Acute respiratory distress syndrome (ARDS) was first described in 1967. Since then, several landmark studies have been published that have greatly influenced the way we diagnose and treat patients with ARDS. Despite extensive research and advancements in ventilator strategies, moderate-severe ARDS has been associated with high mortality rates. Current treatment remains primarily supportive with lung-protective ventilation strategies. Pharmacological therapies that reduce the severity of lung injury in vivo and in vitro have not yet translated into effective clinical treatment options. Currently, the mortality rate of severe ARDS remains in the range of 30% to 40%. To review, the mainstay of ARDS management includes mechanical ventilation with low tidal volumes to decrease barotrauma, prone ventilation, conservative fluid management, and neuromuscular blockade. ARDS survivors tend to have long-term and potentially permanent neuromuscular, cognitive, and psychological symptoms, affecting patient's quality of life posthospitalization. These long-term effects are likely secondary to prolonged hospitalizations, prolonged mechanical ventilation, utilization of prone strategies, utilization of paralytic drugs, and occasionally steroids. Therefore, several novel therapies outside the realm of advanced ventilation and prone positioning methods are being studied. In this article, we discuss a few of these novel therapies including prophylactic aspirin, inhaled nitric oxide, mesenchymal stem cells, and intravenous β-agonists. Steroids and extracorporeal membrane oxygenation have been discussed in a previous article.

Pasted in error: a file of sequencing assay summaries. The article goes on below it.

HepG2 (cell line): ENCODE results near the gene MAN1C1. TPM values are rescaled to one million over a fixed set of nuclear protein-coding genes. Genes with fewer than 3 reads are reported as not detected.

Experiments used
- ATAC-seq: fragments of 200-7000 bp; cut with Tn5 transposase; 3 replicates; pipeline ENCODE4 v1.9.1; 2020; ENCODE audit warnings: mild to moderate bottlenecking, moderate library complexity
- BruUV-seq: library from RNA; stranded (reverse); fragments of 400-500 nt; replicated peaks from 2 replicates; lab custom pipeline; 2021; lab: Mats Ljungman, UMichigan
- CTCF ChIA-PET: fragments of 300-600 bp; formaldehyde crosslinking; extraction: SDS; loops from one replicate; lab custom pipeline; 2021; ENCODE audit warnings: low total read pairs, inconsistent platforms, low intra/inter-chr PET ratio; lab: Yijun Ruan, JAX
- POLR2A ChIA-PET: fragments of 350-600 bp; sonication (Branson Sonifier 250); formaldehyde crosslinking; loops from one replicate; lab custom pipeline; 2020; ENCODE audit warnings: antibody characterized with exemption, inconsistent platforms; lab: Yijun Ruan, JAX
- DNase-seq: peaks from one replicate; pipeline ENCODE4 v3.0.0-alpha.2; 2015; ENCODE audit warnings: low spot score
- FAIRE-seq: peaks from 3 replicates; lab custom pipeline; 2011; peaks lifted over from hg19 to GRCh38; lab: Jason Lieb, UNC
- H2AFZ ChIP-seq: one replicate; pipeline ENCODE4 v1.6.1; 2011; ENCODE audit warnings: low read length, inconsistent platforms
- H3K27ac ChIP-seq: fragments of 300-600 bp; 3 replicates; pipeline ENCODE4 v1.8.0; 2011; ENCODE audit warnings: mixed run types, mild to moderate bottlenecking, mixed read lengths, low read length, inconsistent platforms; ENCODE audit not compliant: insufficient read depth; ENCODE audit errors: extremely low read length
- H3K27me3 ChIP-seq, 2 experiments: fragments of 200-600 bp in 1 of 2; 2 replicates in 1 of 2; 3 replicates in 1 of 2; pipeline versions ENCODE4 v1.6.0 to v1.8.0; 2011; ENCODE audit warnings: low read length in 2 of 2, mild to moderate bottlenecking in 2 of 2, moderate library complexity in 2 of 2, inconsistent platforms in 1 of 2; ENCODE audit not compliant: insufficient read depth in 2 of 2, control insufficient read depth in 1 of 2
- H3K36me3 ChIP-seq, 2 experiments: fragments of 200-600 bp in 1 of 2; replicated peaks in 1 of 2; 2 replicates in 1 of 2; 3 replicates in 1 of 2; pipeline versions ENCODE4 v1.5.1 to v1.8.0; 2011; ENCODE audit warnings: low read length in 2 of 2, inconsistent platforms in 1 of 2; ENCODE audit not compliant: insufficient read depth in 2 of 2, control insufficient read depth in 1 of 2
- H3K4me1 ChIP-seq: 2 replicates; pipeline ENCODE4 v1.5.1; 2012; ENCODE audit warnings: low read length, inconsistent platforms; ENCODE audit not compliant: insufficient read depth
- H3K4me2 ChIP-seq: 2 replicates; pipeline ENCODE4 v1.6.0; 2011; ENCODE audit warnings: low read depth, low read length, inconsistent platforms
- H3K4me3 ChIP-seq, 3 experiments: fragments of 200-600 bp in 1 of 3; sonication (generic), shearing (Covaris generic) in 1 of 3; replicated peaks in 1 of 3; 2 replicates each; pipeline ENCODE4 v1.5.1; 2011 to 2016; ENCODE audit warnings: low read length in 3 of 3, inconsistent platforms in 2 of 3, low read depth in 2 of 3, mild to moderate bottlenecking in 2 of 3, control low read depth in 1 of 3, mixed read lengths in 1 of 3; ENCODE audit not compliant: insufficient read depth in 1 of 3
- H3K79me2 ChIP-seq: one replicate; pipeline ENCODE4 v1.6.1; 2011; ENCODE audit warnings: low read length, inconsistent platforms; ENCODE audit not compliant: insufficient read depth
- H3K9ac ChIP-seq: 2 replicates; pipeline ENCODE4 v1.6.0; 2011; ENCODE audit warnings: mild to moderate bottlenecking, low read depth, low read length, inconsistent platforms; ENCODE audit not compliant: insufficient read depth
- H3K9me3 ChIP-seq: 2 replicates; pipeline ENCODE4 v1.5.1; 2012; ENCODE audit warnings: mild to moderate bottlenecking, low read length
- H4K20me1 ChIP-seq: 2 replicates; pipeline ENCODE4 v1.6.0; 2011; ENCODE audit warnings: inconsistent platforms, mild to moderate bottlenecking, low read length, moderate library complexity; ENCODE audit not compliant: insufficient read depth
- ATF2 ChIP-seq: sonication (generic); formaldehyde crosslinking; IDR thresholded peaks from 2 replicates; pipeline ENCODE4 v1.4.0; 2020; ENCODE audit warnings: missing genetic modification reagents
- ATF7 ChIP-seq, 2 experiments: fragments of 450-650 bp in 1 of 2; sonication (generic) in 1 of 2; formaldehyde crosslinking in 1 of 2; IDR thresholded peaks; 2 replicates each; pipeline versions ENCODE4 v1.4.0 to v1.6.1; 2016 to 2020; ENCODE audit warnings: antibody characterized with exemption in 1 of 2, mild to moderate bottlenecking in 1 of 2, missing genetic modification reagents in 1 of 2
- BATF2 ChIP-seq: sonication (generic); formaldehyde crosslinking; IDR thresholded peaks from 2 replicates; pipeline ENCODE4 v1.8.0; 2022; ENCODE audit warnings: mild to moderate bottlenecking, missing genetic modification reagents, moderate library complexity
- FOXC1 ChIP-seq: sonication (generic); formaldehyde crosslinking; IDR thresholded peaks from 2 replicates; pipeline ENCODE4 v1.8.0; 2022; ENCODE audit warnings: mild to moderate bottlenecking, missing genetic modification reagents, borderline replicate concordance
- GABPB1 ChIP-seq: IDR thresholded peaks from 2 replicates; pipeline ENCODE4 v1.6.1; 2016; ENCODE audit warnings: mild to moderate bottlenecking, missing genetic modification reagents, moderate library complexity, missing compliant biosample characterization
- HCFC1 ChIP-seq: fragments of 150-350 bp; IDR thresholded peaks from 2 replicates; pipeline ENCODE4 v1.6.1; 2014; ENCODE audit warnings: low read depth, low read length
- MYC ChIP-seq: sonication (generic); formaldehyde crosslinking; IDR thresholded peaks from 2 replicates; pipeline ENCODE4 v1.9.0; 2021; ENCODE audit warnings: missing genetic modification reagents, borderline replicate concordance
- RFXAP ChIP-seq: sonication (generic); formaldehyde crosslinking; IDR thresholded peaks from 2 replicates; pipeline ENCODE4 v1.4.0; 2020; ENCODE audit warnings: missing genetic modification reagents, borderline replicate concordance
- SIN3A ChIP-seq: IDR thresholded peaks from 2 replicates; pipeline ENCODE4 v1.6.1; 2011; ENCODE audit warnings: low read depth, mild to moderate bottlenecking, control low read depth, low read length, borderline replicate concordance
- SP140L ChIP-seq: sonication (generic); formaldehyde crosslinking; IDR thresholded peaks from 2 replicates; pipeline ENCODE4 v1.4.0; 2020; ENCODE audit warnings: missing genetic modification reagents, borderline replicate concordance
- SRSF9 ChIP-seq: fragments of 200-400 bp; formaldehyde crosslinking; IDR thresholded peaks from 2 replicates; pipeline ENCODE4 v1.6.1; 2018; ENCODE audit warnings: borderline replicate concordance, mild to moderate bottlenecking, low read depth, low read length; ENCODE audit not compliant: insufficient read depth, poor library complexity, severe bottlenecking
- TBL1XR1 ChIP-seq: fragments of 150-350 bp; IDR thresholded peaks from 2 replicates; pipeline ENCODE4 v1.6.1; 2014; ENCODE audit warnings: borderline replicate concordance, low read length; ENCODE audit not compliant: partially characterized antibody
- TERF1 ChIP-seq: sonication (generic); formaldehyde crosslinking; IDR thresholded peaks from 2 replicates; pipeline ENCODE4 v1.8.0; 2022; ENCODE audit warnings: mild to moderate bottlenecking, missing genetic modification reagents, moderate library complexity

Division of Pulmonary-Critical Care, Allegheny General Hospital, Allegheny Health Network, Pittsburgh, Pennsylvania.
Correspondence: Kiet Ma, DO, Division of Pulmonary-Critical Care, Allegheny General Hospital, Allegheny Health Network, 320 E North Ave, Pittsburgh, PA 15212 (Kiettma@gmail.com).
The authors of this article have no disclosures to report.